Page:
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Poetry in motion to help students improve their mental health

There is healing happening right now at the High Tech High campus in Clairemont Mesa.

The medicine is poetry in motion.

It's being administered in partnership with the school and Poets Underground.


The nonprofit arts organization was born online during the COVID-19 shutdown, and quickly expanded to include a small publishing company and curated open mic events.

“Poets Underground’s mission is to create and foster healthy, inclusive communities through the arts," said founder Sunny Rey.

When she started the organization in 2020, she was a single mother with two children and a past that included homelessness and a life in foster care homes. Her poetry reflects the trauma and the healing from what she calls a broken place.

"(I write in) fragmented sentences, fragmented ideas. They don't come together until the end. They land when you say they land," Rey said.

Her husband, Anthony Azzarito, is editor-in-chief of the organization.

Sunny Rey (left) and her husband Anthony Azzarito (right) run the Poets Underground arts organization now working to bring poetry healing curriculum to high school students across San Diego County, San Diego, Calif., February 21, 2024
M.G. Perez
Sunny Rey (left) and her husband Anthony Azzarito (right) run Poets Underground. The arts organization is now working to bring poetry healing curriculum to high school students across the county. San Diego, Calif., Feb. 21, 2024

Both are published poets, former single parents and survivors. Azzarito's trauma began as an angry young boy looking to be loved and accepted. They found each other and blended their families with five children combined. Now they’re sharing their stories, talent, and healing with students.

“When I was in high school, I didn’t have anybody to tell me, 'This is how you do this with emotions,'" Azzarito said.

Earlier this month, the couple launched a four-week program that brings professional poets on Wednesdays to 9th-grade students at the HTH Mesa campus.

The first session featured poet Kind Weird Wild, who describes himself as a visionary artist who uses his creativity for self-awareness and emotional regulation.

He does art and music, but it’s the power of his spoken words that is used in the poetry healing curriculum. That included an original poem with a message of encouragement for freshmen who might be struggling with acceptance.

Vincent Silvestro, 15, was skeptical. It’s a hard turn from his love of physics to poetry. But, he’s open to letting his head connect to his heart.

“Everyone has had kind of bad thoughts and self-destructive ideas in their mind and it’s really awesome to see it expressed in what looks like a positive way," he said.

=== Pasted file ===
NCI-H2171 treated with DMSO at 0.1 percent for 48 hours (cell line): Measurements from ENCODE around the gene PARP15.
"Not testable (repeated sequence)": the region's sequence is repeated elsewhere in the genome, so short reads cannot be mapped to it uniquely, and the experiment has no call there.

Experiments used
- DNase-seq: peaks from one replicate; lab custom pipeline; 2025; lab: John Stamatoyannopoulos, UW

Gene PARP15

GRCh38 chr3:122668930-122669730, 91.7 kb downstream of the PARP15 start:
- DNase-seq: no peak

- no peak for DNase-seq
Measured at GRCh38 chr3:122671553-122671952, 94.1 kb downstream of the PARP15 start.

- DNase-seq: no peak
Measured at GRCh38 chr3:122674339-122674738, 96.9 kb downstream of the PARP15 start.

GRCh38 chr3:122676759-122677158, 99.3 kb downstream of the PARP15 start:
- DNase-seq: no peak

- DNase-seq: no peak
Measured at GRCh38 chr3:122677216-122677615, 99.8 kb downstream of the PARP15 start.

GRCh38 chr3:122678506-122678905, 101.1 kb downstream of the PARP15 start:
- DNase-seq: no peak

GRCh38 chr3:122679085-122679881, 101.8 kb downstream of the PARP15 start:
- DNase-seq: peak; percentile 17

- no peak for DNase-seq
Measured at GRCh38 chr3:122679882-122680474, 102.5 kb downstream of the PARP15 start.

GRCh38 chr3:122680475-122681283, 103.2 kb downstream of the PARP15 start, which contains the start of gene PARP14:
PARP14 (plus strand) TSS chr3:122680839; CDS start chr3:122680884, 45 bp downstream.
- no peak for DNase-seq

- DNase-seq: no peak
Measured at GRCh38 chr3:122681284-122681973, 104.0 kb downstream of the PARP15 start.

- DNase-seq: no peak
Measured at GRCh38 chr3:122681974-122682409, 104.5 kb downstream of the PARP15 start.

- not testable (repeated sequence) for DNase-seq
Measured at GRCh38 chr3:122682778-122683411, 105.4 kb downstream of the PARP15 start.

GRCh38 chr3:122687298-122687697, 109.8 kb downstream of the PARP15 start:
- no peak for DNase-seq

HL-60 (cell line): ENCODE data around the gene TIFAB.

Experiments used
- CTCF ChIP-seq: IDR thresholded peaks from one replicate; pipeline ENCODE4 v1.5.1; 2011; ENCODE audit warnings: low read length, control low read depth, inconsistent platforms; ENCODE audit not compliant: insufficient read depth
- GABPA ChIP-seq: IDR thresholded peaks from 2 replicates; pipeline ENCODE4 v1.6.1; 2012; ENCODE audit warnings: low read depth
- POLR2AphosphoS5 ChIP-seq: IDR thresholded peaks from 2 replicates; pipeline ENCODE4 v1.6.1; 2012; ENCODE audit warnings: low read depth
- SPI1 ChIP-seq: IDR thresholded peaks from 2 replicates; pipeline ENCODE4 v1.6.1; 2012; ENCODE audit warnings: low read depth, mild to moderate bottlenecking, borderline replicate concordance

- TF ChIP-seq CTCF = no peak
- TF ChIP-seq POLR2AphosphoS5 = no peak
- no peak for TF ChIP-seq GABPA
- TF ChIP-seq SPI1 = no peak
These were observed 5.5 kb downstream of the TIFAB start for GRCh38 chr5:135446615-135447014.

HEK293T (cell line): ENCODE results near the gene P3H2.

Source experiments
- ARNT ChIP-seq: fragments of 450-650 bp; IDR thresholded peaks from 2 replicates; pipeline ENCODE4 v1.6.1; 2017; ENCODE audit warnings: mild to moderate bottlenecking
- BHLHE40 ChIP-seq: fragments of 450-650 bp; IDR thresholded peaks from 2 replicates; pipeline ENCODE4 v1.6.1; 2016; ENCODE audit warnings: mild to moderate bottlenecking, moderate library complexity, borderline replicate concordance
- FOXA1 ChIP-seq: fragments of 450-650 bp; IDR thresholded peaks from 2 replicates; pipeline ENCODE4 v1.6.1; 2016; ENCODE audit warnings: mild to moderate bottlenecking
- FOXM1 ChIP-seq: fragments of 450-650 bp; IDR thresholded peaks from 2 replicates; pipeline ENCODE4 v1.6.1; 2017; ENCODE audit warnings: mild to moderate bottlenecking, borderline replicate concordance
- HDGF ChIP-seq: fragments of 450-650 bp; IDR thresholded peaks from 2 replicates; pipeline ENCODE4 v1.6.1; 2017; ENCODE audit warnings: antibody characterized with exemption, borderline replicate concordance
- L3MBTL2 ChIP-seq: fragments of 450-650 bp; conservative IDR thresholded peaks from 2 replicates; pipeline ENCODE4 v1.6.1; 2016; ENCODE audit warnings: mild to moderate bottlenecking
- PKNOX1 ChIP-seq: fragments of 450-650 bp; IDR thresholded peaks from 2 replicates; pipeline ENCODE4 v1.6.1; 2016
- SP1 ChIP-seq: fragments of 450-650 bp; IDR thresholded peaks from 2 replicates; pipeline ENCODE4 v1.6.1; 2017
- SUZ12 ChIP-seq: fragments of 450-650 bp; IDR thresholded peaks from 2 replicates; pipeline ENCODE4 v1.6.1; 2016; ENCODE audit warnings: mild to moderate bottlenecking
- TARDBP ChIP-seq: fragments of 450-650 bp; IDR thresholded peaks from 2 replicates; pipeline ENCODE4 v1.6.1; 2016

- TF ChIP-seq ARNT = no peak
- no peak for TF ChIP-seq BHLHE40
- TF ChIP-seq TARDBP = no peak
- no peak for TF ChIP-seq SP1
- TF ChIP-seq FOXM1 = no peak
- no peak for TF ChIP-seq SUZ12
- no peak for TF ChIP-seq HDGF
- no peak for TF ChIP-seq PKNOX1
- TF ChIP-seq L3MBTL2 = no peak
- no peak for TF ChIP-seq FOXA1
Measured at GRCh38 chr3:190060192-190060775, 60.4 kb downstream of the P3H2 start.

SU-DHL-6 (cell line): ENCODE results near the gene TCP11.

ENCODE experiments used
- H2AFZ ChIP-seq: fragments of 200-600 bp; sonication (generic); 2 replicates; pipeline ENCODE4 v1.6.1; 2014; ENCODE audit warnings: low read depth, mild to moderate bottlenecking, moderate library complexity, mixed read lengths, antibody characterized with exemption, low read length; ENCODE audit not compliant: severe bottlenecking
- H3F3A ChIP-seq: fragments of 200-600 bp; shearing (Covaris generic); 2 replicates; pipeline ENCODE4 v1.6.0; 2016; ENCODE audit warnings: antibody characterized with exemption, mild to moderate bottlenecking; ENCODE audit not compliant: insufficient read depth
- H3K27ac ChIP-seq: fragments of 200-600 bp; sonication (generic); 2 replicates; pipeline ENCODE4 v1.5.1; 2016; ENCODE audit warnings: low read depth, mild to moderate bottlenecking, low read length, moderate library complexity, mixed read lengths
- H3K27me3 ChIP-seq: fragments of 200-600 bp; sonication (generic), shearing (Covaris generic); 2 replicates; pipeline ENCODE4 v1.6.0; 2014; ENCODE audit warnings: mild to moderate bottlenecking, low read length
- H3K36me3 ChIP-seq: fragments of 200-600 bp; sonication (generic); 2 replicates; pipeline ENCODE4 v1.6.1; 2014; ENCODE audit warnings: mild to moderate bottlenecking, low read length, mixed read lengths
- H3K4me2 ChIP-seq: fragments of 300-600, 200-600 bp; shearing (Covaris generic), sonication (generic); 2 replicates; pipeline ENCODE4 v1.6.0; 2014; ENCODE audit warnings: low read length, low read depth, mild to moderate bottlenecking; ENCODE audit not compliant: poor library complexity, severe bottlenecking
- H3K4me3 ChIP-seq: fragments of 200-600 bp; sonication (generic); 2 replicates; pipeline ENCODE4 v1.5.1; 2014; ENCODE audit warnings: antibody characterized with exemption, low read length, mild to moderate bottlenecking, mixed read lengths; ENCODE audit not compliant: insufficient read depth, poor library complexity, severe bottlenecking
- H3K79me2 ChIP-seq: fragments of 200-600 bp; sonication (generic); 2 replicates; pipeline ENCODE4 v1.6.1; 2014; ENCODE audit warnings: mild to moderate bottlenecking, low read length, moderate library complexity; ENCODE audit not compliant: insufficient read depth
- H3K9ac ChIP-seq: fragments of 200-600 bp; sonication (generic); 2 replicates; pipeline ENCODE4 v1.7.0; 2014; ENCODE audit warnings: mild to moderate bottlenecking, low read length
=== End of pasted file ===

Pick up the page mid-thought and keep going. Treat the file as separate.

The class sessions also include directions from the other poets. Rey creates viscerally.

"All you gotta do is see into your mind and climb one step at a time, and find that you choose to be happy. Your life is crappy. Well, you can shape a new life but you better make it snappy!"
Kind Weird Wild

Freshmen at High Tech High Mesa are the first to use the new poetry healing curriculum presented in partnership with Poets Underground and their guest artists, San Diego, Calif., February 21, 2024.
M.G. Perez
Freshmen at High Tech High Mesa listen during a class by Poets Underground and their guest artists, San Diego, Calif., Feb. 21, 2024.

"I take a few breaths as I’m writing, because of the way poetry is written within your (physical) blueprint. The way that you breathe breaks up lines so you’re able to breathe through the moment," she said.

Azzarito brings light to the darkness of his trauma.

“Keeping everybody in the silence and pretending that everything is fine is not going to be the way how we heal. So, we bring it up in these fun interactive ways,” he said.

The poetry healing class is created in partnership with lesson plans from teachers as they address their students' mental health. High Tech High Mesa is the first.

Poets Underground is raising donations to take the program to more schools because the experiment appears to be working well.

“I loved it, and it shocked me because I feel like this was true poetry. It was definitely expressive,” said Lily Maleknejad, 14. 

Freshman Danie Valentine said the class has already inspired her writing.

“When you’re writing things that have such burden or have such a heaviness, it’s kind of a lie to end it in a happy outcome when that’s not where you’re at the moment," she said.

As a former special education teacher, I look forward to connecting with you and reporting on stories that often go underreported in education. #WeAreBetterTogether
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